Monday, 2 June 2014

BBC story featuring BritainsDNA breached editorial guidelines

This should interest those who, like me, are fed up reading about DNA genetic astrology stories...

On July 9th 2012, BBC Radio 4 broadcast an interview between Jim Naughtie as presenter, and Alistair Moffat, representing BritainsDNA (which also trades as ScotlandsDNA, IrelandsDNA and YorkshiresDNA), the third such interview between the two. Apparently the company had found that the "Old Testament was coming alive" and how they had established that we all did descend from Adam and Eve. Not only that, they had apparently found "Eve's grandson" in Scotland, nine people in Britain were allegedly related to the Queen of Sheba, and that "that 33% of men are closely associated to the founding lineages of Britain". And so it went on, including claims that BritainsDNA tests were 'massively subsidised'. The company's claims were unchallenged on air, in what many saw as free product placement on a flagship BBC programme. The interview can be heard at

Following this interview, there has been an extraordinary and long running spat between BritainsDNA and members of UCL and others in the academic and genealogy communities concerning both these claims made, and subsequent assertions by the company and its representatives. The UCL website has a timeline based summary of the proceedings from its point of view at

I've just learned that at the end of February 2014, the BBC's Editorial Complaints Unit found that there were indeed faults with the interview between Jim Naughtie and Alistair Moffat of July 9th 2012, following a complaint made on October 8th 2013 by UCL academic David Balding - the latest in a line of complaints previously dismissed by the BBC (a full list of the complaints, and their BBC responses, is summarised at

The ruling, dated February 19th, and published on April 15th, states:

The ECU found that, in a number of instances, the representative of BritainsDNA had spoken in terms which went beyond what could be inferred with certainty from the evidence, or were simply mistaken. Even allowing for an element of shorthand arising from the need to render technical information comprehensible to a non-specialist audience within the compass of a short interview, the result was to give an exaggerated impression of what could be established about the remote ancestry of individuals by the kind of testing offered by BritainsDNA, and the programme team should have done more to guard against this.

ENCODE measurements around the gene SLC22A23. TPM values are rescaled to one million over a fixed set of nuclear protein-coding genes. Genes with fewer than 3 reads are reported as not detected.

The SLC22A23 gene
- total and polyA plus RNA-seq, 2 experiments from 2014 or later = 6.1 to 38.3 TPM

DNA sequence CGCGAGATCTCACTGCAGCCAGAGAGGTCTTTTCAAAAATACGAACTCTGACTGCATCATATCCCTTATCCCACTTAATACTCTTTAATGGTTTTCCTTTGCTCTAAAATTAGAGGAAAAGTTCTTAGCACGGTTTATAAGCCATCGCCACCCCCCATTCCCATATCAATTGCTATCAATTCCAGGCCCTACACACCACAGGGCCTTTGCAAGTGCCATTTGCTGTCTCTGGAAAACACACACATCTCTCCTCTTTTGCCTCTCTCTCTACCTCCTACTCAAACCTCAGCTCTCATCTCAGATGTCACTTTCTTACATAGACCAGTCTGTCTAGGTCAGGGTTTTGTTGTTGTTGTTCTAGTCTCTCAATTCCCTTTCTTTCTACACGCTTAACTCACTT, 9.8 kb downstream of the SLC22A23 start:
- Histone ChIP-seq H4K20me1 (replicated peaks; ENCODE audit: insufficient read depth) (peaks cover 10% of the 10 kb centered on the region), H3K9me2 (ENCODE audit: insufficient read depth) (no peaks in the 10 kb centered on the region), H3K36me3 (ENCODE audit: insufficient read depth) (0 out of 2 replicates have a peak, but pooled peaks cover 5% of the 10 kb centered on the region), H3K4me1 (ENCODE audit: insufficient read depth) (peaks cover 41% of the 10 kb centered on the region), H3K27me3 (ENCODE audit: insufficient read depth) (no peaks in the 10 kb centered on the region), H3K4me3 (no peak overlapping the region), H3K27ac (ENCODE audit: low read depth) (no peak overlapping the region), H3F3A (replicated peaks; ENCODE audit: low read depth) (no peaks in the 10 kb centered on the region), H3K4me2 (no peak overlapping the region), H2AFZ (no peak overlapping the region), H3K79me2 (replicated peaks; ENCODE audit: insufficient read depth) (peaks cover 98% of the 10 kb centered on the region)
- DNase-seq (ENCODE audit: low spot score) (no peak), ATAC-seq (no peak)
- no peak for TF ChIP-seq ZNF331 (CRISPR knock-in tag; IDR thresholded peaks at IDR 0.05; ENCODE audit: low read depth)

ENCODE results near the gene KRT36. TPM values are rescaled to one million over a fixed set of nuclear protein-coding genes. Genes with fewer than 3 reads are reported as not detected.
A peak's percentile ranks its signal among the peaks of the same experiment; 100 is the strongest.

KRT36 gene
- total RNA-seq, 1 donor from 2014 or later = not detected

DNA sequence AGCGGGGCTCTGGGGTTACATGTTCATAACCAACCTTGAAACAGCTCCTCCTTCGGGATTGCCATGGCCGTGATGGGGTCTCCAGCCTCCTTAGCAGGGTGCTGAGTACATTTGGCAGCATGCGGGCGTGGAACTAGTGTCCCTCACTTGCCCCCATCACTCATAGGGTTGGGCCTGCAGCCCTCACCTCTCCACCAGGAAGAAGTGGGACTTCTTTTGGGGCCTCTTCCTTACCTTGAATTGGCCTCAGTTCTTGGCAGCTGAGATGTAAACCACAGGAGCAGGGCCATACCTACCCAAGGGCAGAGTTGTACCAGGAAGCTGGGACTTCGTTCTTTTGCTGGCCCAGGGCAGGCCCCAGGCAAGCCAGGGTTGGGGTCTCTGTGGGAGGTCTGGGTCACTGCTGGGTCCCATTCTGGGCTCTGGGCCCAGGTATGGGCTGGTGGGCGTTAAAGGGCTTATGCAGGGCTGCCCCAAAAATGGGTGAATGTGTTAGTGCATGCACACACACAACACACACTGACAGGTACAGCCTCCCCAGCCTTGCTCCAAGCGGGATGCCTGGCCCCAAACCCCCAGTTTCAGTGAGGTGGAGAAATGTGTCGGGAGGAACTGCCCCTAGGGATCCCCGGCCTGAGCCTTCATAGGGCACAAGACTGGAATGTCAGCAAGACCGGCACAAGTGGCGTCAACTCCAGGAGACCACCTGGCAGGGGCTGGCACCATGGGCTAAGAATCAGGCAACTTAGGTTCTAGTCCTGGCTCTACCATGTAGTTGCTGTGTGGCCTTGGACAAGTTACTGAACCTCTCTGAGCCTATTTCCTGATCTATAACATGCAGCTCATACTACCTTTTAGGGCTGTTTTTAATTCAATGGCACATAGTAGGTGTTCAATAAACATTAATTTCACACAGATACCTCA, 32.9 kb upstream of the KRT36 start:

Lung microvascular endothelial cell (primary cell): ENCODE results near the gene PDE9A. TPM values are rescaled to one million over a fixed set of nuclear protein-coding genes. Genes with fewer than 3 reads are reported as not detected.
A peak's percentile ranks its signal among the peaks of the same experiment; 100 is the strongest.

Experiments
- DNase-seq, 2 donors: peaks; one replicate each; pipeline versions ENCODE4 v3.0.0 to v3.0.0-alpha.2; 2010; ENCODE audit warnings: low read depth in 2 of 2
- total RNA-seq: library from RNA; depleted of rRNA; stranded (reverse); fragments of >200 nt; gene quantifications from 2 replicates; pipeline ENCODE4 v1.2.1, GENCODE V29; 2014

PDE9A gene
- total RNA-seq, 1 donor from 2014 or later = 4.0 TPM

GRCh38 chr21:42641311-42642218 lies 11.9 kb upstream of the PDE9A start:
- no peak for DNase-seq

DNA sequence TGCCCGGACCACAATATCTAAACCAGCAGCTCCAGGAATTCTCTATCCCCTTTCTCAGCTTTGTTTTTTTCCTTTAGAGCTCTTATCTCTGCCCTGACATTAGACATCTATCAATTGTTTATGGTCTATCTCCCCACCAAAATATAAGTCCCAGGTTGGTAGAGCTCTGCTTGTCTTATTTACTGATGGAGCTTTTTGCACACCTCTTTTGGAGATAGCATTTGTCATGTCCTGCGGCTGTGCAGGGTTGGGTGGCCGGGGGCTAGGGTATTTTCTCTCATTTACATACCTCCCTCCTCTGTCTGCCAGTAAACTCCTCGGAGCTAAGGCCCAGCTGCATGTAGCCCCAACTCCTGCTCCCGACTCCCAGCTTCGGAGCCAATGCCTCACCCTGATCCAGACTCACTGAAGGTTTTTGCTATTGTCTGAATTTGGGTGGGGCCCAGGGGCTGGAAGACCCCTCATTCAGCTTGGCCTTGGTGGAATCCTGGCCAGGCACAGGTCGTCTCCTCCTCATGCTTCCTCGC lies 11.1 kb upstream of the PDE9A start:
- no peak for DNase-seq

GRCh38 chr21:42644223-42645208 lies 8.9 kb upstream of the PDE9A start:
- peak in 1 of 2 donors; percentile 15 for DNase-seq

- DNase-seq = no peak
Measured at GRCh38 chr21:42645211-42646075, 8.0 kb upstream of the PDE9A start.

In relation to an impression of endorsement or promotion, the ECU noted the explanation of the term “massively subsidised” subsequently offered by another representative of the company, who said “The sentiment was that many people were working for free to get the effort off the ground and had made investments from our own funds”. While there are contexts in which references to subsidy in that sense would be unexceptionable, the context in this instance was one in which it was not made clear that BritainsDNA is a commercial undertaking. In that context the reference to massive subsidy may have contributed to an impression that BritainsDNA is a disinterested research study (an impression which the interviewer’s description of the company as a “DNA database” and his reference to “people who give their DNA for the project” would have tended to reinforce). Against this background, the mention of the company’s URL towards the end of the item contributed to an inappropriate impression of promoting what is in fact a commercial enterprise.

The full ruling is available at

(With thanks to Debbie Kennett)


Now available for UK research is the new second edition of the best selling Tracing Your Family History on the Internet: A Guide for Family Historians, whilst my new book British and Irish Newspapers is also now out. And FindmyPast - please reinstate the original Scottish census citations on your new site.

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